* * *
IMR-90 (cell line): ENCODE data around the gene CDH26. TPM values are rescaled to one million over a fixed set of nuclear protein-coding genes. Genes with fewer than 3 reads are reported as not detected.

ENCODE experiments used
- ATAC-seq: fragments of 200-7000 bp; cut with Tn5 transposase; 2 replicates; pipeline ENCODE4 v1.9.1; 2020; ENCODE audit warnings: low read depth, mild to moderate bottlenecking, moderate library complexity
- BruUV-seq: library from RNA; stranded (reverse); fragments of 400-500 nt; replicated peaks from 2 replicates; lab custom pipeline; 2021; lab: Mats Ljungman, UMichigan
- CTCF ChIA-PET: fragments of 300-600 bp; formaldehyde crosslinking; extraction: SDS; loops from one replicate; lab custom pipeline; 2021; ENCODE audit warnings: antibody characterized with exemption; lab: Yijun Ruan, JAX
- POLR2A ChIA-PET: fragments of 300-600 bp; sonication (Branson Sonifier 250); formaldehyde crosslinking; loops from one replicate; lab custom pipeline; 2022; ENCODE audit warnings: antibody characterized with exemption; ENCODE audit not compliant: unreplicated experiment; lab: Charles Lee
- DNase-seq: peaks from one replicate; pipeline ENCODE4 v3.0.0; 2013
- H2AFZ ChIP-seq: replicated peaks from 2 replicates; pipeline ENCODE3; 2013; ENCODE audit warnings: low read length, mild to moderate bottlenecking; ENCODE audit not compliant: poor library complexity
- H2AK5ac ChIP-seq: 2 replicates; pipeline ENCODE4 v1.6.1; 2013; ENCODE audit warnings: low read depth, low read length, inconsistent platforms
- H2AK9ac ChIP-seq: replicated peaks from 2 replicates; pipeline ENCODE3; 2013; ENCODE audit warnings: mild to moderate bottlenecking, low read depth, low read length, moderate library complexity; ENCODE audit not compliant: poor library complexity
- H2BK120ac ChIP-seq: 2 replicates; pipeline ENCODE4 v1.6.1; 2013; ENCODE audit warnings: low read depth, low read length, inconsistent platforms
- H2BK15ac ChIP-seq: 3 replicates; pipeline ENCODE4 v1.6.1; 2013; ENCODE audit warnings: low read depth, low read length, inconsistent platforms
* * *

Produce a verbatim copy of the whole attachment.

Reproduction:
IMR-90 (cell line): ENCODE data around the gene CDH26. TPM values are rescaled to one million over a fixed set of nuclear protein-coding genes. Genes with fewer than 3 reads are reported as not detected.

ENCODE experiments used
- ATAC-seq: fragments of 200-7000 bp; cut with Tn5 transposase; 2 replicates; pipeline ENCODE4 v1.9.1; 2020; ENCODE audit warnings: low read depth, mild to moderate bottlenecking, moderate library complexity
- BruUV-seq: library from RNA; stranded (reverse); fragments of 400-500 nt; replicated peaks from 2 replicates; lab custom pipeline; 2021; lab: Mats Ljungman, UMichigan
- CTCF ChIA-PET: fragments of 300-600 bp; formaldehyde crosslinking; extraction: SDS; loops from one replicate; lab custom pipeline; 2021; ENCODE audit warnings: antibody characterized with exemption; lab: Yijun Ruan, JAX
- POLR2A ChIA-PET: fragments of 300-600 bp; sonication (Branson Sonifier 250); formaldehyde crosslinking; loops from one replicate; lab custom pipeline; 2022; ENCODE audit warnings: antibody characterized with exemption; ENCODE audit not compliant: unreplicated experiment; lab: Charles Lee
- DNase-seq: peaks from one replicate; pipeline ENCODE4 v3.0.0; 2013
- H2AFZ ChIP-seq: replicated peaks from 2 replicates; pipeline ENCODE3; 2013; ENCODE audit warnings: low read length, mild to moderate bottlenecking; ENCODE audit not compliant: poor library complexity
- H2AK5ac ChIP-seq: 2 replicates; pipeline ENCODE4 v1.6.1; 2013; ENCODE audit warnings: low read depth, low read length, inconsistent platforms
- H2AK9ac ChIP-seq: replicated peaks from 2 replicates; pipeline ENCODE3; 2013; ENCODE audit warnings: mild to moderate bottlenecking, low read depth, low read length, moderate library complexity; ENCODE audit not compliant: poor library complexity
- H2BK120ac ChIP-seq: 2 replicates; pipeline ENCODE4 v1.6.1; 2013; ENCODE audit warnings: low read depth, low read length, inconsistent platforms
- H2BK15ac ChIP-seq: 3 replicates; pipeline ENCODE4 v1.6.1; 2013; ENCODE audit warnings: low read depth, low read length, inconsistent platforms